Questions to ask when migrating to a new database platform
As systems come online and new technologies are made available, companies are faced with a decision point: Should we fragment our existing technology stack to attempt to take advantage of these new tools, or continue with our current environment at the risk of missing out on functionality? This post will give insight into the questions and concerns we often hear when a company is considering changing to a new database platform.
New database platform
The first set of questions are focused around answering our main question: What will be the primary benefit to the company by making this move to a new database platform?
Will there be significant cost savings?
At Pythian, this is often the case when we see companies moving from Oracle to SQL Server, as the licensing costs are dramatically lower (or free if they're taking advantage of a deal.) Discussing yearly savings of millions of dollars will generally get the attention of most executives very quickly.
Is there a required feature in the new database?
As a SQL Server DBA, I do sometimes look at MySQL's master-master replication or Oracle's Materialized View scheduling feature with envy. In the case of a killer feature, there's a benefit to using the built-in processes. These will be better supported, more wide-spread knowledge will be available, and it may be easier to manage once in Production.
Is this an attempt to standardize the stack?
Occasionally, a company will decide to move to a new database and find it doesn't meet their needs, or the new platform isn't worth the hassle of supporting it long-term. In this case, moving back to a database you have plenty of experience in may be worth the cost of redoing the process.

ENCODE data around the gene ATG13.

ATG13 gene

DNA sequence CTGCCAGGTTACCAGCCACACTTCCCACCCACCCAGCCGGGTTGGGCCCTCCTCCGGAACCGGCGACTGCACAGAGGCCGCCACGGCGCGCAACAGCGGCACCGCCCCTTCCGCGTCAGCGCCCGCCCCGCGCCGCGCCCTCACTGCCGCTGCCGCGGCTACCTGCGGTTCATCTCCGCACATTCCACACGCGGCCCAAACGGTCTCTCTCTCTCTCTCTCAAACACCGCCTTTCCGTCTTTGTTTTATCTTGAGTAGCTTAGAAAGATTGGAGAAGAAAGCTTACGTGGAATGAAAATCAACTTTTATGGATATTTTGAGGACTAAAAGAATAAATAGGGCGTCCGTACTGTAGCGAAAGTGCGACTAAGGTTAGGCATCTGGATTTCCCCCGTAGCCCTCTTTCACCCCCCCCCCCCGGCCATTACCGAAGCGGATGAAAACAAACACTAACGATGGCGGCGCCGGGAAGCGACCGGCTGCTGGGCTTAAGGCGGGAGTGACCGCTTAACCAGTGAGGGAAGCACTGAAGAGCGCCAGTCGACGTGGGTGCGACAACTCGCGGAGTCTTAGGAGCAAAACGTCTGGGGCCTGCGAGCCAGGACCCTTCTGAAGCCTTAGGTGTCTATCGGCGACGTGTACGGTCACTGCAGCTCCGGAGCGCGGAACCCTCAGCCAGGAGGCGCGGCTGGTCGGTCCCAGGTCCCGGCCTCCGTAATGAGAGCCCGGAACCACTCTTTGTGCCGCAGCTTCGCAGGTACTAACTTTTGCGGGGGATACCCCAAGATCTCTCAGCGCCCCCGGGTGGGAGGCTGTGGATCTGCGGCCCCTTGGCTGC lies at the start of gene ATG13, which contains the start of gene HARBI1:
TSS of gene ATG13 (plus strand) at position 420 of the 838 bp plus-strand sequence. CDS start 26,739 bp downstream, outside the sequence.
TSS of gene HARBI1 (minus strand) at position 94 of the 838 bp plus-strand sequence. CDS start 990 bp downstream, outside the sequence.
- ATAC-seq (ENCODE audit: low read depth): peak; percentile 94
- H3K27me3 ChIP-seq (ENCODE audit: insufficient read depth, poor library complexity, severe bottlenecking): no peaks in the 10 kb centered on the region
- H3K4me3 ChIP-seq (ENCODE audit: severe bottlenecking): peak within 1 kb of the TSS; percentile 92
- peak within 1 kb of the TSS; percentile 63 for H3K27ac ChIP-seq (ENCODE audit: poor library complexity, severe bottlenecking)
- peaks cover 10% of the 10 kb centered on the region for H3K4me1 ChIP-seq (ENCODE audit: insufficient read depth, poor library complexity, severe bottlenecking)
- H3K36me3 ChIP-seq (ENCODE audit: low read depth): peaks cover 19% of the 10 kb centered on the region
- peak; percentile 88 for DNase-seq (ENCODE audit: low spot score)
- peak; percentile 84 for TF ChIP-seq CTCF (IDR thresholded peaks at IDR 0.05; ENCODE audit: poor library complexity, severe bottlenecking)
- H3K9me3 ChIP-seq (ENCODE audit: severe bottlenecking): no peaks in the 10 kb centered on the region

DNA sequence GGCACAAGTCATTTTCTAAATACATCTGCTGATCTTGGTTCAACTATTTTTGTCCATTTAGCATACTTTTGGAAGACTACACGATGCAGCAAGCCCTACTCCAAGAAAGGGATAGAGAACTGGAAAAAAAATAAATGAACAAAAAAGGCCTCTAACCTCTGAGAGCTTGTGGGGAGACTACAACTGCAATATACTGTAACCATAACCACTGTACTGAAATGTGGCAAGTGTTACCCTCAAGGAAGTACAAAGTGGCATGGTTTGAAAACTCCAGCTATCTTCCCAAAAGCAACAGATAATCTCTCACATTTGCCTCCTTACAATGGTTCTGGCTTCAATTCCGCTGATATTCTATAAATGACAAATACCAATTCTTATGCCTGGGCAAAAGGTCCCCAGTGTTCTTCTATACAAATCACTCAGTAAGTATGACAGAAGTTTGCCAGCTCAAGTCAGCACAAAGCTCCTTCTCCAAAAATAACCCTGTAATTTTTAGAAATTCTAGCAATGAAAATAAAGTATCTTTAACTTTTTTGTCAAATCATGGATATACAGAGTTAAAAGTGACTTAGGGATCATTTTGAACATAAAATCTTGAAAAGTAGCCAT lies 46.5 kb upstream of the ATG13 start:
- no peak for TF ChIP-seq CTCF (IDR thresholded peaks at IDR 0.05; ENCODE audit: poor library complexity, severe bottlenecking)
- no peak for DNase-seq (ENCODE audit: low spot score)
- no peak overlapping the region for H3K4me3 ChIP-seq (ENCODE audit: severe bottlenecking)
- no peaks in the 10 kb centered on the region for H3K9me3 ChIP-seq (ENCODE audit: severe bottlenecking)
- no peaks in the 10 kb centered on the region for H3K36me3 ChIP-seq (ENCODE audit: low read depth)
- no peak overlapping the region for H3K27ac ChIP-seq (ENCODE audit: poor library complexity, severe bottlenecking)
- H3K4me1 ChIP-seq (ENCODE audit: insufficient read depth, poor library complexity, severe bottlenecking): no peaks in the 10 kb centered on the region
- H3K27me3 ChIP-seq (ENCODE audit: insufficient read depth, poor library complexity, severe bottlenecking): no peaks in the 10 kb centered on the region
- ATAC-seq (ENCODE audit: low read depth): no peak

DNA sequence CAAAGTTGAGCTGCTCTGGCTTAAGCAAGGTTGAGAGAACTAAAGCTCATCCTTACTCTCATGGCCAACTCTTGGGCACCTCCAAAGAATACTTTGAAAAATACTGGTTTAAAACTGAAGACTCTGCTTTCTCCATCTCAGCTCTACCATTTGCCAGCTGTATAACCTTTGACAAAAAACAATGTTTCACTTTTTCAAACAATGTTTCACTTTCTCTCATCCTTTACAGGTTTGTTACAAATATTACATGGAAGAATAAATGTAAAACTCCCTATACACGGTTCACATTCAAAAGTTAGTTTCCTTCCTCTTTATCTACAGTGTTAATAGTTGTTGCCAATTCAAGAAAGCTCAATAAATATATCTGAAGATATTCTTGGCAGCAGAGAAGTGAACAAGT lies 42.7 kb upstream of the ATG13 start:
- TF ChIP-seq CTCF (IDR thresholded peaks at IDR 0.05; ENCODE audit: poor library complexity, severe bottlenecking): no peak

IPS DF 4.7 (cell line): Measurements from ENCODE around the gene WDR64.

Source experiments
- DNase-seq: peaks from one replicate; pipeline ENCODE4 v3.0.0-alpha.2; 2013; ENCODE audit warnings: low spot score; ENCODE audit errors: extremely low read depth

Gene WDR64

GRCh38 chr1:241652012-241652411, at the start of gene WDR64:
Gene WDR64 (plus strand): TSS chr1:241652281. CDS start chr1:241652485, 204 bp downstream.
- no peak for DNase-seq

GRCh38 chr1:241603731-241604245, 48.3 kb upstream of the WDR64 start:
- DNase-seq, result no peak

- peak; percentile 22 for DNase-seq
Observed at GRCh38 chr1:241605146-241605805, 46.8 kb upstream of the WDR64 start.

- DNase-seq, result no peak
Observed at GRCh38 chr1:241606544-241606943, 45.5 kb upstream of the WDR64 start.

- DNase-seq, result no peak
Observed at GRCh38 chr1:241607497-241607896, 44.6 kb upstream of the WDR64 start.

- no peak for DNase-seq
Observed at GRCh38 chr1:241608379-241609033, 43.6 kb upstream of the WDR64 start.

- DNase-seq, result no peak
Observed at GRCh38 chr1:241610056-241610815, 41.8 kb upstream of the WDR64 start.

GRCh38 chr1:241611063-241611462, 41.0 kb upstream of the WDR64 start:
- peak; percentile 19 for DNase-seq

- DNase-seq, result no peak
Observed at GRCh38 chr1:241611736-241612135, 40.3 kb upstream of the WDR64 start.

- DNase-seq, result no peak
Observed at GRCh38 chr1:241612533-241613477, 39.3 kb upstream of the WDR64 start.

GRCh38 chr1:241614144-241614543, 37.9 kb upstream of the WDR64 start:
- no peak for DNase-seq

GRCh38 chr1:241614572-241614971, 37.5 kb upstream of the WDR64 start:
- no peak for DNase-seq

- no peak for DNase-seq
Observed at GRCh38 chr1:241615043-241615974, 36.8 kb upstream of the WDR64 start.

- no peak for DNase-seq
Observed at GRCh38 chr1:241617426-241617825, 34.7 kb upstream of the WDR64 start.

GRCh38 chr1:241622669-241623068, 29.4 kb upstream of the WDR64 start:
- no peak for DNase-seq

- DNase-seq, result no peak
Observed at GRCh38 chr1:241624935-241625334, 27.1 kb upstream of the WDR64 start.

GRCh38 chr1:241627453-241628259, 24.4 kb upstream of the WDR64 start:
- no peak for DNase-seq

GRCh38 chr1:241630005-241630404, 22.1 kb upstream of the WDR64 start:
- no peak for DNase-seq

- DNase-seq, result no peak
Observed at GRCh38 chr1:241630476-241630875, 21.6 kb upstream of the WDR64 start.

What's the roadmap for this move?
Even if the answer to all of the above questions are resoundingly positive, there's little benefit to a change that will take a decade to implement. The amount of time to convert any required application/database code, jobs, processes, and training needs to be carefully weighed against the perceived benefit.
The next area of concern is the architecture of the applications that are running on this system.
First, we have to define which applications are in scope. Depending on the reason for the move, it may make sense to only move a subset of the applications that are running on the current data platform, while leaving the remainder where they are.
Next, developing (or re-using existing) use cases with the Application Users allows us to ensure we have the right plan in mind, and that the new data platform will actually fit our needs. For example, if we need real-time reporting from a high volume stream of data then it won't do any good to move to a MySQL System that can't handle it. This is also a great way to shake out how exactly the application will need to change in order to meet the use cases.
Finally, if the applications are making use of an ORM or other third-party systems, then ensuring they are supported on the new data platform is obviously critical.
Our final check is mapping out how the database features match up between the data platforms, and how they will need to change after the cut over. Some of the major areas we always check are:
- High availability
- Disaster recovery
- Advanced feature usage
- Security options
Sometimes it's as simple as comparing Oracle RAC to SQL Server Availability Groups and defining what features the company will lose or gain. Sometimes a deep dive into the feature sets of the new data platform is needed, and maybe custom coding, in order to ensure functionality is maintained or grown. Regardless, this section almost always requires an expert in the new data platform so nothing is missed. If you're exploring new database platforms, feel free to reach out to us with any questions you have. We're able to provide expertise in both the database platform you're currently using, as well as the ones you're considering moving to, both on-premise and in the cloud.